22. The Declaration urged States which had recognized Palestine through the United Nations to do so bilaterally as well, and called for a global campaign for solidarity with Palestinian prisoners. The members had committed to mobilizing the Security Council, the General Assembly and the Human Rights Council, and to engaging with the Secretary-General, the Middle East Quartet, the League of Arab States, OIC, the Non-Aligned Movement, national Governments and parliamentarians to ensure a comprehensive settlement of the Israeli-Palestinian conflict. They would reach out to world leaders, opinion makers, civil society, youth, women, academia, think tanks and the mainstream media, and would make more use of social media. They would ask the General Assembly to declare 2014 the International Year of Solidarity with the Palestinian People.
23. The Bureau of the Committee had compiled in a single document the action proposals made from the floor during the meeting. The aims of the proposals were to influence public opinion and United Nations Member States, halt the construction of settlements, expand the Committee’s membership, raise awareness of the Palestinian question at the United Nations, provide more assistance to Palestine and encourage the holding of Committee meetings in new venues.
24. Much work was needed to implement the proposals, and the Bureau should therefore be strengthened. The Committee should monitor and report on the implementation. The immersive format of the Caracas meeting should be replicated at future meetings. The work would require more capacity in the Division for Palestinian Rights but would result in a revitalized Committee and greater solidarity with the Palestinian people.
25. Mr. Mansour (Observer for the State of Palestine) said that the Caracas meeting had been a demonstration of solidarity with Palestine. He thanked the Committee and the people, Government and Permanent Mission of Venezuela. The Committee should implement the Caracas Declaration and the action proposals, which would help to advance the Palestinian cause.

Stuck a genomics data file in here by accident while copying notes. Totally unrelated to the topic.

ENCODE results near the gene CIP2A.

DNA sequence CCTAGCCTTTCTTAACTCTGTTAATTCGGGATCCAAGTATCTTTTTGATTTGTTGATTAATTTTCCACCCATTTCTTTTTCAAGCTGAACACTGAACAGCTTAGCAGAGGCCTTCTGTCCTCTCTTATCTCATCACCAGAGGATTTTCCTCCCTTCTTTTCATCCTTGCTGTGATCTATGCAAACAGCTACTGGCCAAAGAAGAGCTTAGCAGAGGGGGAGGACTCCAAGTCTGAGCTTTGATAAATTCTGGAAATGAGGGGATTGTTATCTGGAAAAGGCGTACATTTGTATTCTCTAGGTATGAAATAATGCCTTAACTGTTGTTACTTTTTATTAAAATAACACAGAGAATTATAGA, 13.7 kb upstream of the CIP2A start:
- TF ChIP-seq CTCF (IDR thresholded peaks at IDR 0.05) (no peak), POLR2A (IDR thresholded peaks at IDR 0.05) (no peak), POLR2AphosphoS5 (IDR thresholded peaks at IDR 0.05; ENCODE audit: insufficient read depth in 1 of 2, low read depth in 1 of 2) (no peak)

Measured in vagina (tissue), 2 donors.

26. Ms. Diaz Mendoza (Bolivarian Republic of Venezuela) said that her delegation hoped that Caracas Declaration and the action proposals would assist the Palestinian struggle and would be implemented by the international community.
27. Mr. Fathalla (Observer for the League of Arab States) asked how the joint media fund mentioned in paragraph 6 of the action proposals would be financed. In relation to paragraph 8 of the proposals, it was the duty not only of Palestinian communities but of all States to ensure the recognition of the State of Palestine. With regard to paragraph 18 of the proposals, Palestine should circulate data related to the voting patterns not only of Member States but also of non-governmental organizations, civil society and all those capable of exerting pressure in support of the Palestinian cause.
28. Mr. Mansour (Observer for the State of Palestine), speaking on behalf of Cuba, said that the aim of the fund referred to in paragraph 6 of the action proposals was to revive the spirit of cooperation among the Committee, OIC and the League of Arab States and to ensure that sufficient funds were available to advance the Palestinian cause.
29. With regard to paragraph 8 of the proposals, he agreed that not only Palestinian communities but the international community as a whole which was collectively responsible for ensuring the recognition of the State of Palestine, and believed that General Assembly resolution 67/19 would be implemented in that spirit.
30. His Mission prepared an annual analysis of the voting patterns referred to in paragraph 18 of the proposals, covering the previous five sessions of the General Assembly, with a view to persuading Member States voting against Palestine-related resolutions to change their positions. His Mission sent copies to the secretariat of the Committee and to the League of Arab States, which forwarded it to the Governments of its member States. His delegation would provide more copies on request.
31. Mr. Shaanika (Namibia) proposed an editorial change to paragraph 34 of the action proposals.
32. The Committee took note of the report and the action proposals.
Report on the United Nations International Meeting on the Question of Palestine, Addis Ababa,
29-30 April 2013
33. Mr. Grima (Malta) said that the United Nations International Meeting on the Question of Palestine had been held on 29 and 30 April 2013 in Addis Ababa, with the theme “African solidarity with the Palestinian people for the achievement of its inalienable rights, including the sovereignty and independence of the State of Palestine”.
34. In a message read out by the Executive Secretary of the Economic Commission for Africa, the Secretary-General of the United Nations had stressed the need for a concerted initiative for peace in 2013 to salvage the two-State solution, had stated that the status quo was unsustainable, and had reiterated that settlement activity in the West Bank and East Jerusalem was illegal.